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Endogenous Lobbying

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Author Info

  • Leonardo Felli

    (London School of Economics.)

  • Antonio Merlo

    (University of Pennsylvania.)

Abstract

In this article, we present a citizen-candidate model of representative democracy with endogenouslobbying.We find that lobbying induces policy compromise and always affects equilibrium policy outcomes. In particular, even though the policy preferences of lobbies are relatively extreme, lobbying biases the outcome of the political process toward the center of the policy space, and extreme policies cannot emerge in equilibrium. Moreover, in equilibrium, not all lobbies participate in the policy-making process. (JEL: D72, D74, D78) Copyright (c) 2006 by the European Economic Association.

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Bibliographic Info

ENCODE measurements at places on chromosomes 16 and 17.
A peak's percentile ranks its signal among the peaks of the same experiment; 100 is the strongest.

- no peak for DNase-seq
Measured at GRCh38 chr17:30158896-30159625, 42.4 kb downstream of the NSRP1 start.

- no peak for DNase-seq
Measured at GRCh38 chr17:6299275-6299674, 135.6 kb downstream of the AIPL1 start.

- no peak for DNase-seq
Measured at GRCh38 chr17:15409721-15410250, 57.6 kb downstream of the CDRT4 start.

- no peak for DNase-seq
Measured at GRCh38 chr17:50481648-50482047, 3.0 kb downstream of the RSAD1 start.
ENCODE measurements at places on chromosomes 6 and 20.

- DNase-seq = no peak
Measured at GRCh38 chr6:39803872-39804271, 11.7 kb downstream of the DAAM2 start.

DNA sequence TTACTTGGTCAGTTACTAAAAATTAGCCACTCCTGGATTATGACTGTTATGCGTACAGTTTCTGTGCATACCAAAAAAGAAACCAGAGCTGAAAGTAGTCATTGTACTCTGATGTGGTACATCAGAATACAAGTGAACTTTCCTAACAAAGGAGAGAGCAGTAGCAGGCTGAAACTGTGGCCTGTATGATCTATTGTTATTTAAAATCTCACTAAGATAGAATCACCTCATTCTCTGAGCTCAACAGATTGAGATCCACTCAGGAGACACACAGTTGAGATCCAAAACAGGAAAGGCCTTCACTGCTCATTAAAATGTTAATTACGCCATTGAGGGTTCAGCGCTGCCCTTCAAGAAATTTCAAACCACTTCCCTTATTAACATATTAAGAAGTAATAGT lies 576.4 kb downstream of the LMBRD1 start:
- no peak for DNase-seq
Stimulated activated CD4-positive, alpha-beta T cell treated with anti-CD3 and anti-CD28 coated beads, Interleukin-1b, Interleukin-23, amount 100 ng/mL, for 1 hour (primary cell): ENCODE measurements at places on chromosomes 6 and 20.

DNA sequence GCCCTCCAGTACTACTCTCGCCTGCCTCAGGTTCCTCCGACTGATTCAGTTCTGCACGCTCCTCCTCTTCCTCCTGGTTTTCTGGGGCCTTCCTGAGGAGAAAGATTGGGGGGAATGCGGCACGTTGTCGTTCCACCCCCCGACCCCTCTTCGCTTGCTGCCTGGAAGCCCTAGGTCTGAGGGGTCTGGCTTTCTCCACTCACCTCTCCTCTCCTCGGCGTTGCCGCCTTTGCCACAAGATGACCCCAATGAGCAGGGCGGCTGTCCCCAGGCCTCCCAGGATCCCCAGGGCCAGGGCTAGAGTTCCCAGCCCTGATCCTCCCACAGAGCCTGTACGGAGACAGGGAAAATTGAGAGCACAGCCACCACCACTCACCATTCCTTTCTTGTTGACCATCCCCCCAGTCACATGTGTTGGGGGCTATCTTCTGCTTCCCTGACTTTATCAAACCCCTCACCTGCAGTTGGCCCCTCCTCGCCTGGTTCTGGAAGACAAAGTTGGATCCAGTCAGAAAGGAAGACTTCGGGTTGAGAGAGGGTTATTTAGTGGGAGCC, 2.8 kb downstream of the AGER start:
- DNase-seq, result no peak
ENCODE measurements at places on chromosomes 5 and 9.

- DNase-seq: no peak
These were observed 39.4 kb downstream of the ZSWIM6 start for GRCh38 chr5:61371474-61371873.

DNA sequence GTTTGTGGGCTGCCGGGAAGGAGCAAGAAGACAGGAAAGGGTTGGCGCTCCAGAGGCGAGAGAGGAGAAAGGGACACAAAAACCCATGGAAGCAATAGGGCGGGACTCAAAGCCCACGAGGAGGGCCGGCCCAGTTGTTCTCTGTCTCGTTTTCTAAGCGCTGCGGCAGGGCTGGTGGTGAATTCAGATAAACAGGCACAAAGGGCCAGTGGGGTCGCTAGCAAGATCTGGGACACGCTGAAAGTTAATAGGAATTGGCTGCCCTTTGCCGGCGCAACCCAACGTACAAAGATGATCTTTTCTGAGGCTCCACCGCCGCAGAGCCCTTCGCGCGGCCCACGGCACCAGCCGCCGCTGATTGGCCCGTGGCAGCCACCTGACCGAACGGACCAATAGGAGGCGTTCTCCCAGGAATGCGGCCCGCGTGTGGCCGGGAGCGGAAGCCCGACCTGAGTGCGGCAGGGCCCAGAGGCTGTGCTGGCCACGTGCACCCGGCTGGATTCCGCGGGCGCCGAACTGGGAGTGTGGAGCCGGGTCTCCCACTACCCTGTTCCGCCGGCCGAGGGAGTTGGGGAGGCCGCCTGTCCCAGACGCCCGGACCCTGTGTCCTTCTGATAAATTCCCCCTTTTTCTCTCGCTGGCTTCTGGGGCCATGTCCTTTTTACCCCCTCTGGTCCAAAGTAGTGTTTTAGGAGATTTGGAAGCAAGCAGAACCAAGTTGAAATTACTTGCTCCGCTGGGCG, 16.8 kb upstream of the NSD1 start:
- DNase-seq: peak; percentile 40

Article provided by MIT Press in its journal Journal of the European Economic Association.

Volume (Year): 4 (2006)
Issue (Month): 1 (03)
Pages: 180-215

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Handle: RePEc:tpr:jeurec:v:4:y:2006:i:1:p:180-215

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  1. Massimo Morelli, 2004. "Party Formation and Policy Outcomes under Different Electoral Systems," Review of Economic Studies, Wiley Blackwell, vol. 71, pages 829-853, 07.
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  12. Gene Grossman & Elhanan Helpman, 1994. "Electoral Competition and Special Interest Politics," NBER Working Papers 4877, National Bureau of Economic Research, Inc.
  13. Osborne, Martin J & Slivinski, Al, 1996. "A Model of Political Competition with Citizen-Candidates," The Quarterly Journal of Economics, MIT Press, vol. 111(1), pages 65-96, February.
  14. Wittman, Donald, 1977. "Candidates with policy preferences: A dynamic model," Journal of Economic Theory, Elsevier, vol. 14(1), pages 180-189, February.
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